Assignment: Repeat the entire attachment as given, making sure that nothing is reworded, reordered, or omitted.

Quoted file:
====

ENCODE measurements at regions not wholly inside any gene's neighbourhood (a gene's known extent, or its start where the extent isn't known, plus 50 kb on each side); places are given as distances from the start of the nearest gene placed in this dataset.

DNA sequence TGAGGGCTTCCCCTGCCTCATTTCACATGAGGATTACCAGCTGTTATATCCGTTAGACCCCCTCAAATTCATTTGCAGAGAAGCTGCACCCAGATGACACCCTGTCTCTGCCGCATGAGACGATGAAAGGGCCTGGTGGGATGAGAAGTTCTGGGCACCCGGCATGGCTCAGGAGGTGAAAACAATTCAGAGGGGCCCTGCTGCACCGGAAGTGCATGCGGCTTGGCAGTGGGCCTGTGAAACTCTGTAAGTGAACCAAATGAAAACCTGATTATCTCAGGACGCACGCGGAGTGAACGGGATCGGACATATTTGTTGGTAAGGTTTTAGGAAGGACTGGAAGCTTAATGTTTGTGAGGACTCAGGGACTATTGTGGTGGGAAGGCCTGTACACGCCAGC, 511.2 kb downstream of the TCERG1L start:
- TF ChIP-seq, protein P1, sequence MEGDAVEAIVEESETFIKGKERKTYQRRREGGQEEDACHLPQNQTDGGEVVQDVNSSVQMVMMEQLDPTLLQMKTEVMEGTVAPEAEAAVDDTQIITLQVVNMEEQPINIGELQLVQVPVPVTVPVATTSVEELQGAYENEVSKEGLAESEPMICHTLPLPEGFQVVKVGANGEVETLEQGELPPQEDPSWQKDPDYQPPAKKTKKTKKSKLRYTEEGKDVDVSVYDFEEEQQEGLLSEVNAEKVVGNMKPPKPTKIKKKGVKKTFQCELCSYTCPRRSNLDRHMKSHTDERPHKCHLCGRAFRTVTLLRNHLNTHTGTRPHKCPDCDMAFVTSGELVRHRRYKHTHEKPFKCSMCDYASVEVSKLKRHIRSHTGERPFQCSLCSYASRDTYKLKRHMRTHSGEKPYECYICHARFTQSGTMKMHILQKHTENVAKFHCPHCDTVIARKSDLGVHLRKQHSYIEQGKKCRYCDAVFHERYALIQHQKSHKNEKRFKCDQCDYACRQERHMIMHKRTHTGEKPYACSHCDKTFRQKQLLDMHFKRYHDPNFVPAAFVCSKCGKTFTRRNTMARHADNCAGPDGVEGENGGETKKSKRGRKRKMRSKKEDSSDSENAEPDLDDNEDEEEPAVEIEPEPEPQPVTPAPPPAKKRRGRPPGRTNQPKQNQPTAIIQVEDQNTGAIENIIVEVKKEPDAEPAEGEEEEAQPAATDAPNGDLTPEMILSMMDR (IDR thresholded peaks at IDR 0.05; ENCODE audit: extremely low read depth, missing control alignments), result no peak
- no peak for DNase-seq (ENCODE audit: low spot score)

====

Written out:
ENCODE measurements at regions not wholly inside any gene's neighbourhood (a gene's known extent, or its start where the extent isn't known, plus 50 kb on each side); places are given as distances from the start of the nearest gene placed in this dataset.

DNA sequence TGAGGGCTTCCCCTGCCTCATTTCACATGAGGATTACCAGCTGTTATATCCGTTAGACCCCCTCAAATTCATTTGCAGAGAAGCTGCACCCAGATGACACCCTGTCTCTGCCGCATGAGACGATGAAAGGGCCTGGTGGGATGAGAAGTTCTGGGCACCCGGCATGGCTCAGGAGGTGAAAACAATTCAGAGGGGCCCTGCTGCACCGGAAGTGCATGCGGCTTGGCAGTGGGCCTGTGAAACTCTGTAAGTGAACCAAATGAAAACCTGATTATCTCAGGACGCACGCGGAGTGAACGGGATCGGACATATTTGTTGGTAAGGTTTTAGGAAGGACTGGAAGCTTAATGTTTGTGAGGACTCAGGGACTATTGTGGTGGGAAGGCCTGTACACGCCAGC, 511.2 kb downstream of the TCERG1L start:
- TF ChIP-seq, protein P1, sequence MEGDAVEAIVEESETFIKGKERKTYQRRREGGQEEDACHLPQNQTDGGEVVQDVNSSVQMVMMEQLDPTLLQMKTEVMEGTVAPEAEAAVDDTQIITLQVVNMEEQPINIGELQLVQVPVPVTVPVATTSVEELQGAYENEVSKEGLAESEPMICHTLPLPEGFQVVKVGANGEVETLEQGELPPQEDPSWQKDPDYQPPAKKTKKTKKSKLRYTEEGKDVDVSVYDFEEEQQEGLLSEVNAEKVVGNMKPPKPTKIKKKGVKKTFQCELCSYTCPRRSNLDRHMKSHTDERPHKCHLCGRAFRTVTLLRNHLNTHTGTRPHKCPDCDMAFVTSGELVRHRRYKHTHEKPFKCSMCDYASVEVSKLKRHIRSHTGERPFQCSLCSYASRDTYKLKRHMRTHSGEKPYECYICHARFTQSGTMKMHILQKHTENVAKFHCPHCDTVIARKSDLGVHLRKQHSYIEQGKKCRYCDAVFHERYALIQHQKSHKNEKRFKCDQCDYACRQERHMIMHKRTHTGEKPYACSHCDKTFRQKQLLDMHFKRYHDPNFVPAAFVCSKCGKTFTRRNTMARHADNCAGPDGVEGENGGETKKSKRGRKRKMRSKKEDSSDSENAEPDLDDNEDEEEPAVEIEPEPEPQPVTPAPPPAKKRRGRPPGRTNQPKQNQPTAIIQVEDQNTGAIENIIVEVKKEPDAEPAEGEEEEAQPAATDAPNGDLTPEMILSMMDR (IDR thresholded peaks at IDR 0.05; ENCODE audit: extremely low read depth, missing control alignments), result no peak
- no peak for DNase-seq (ENCODE audit: low spot score)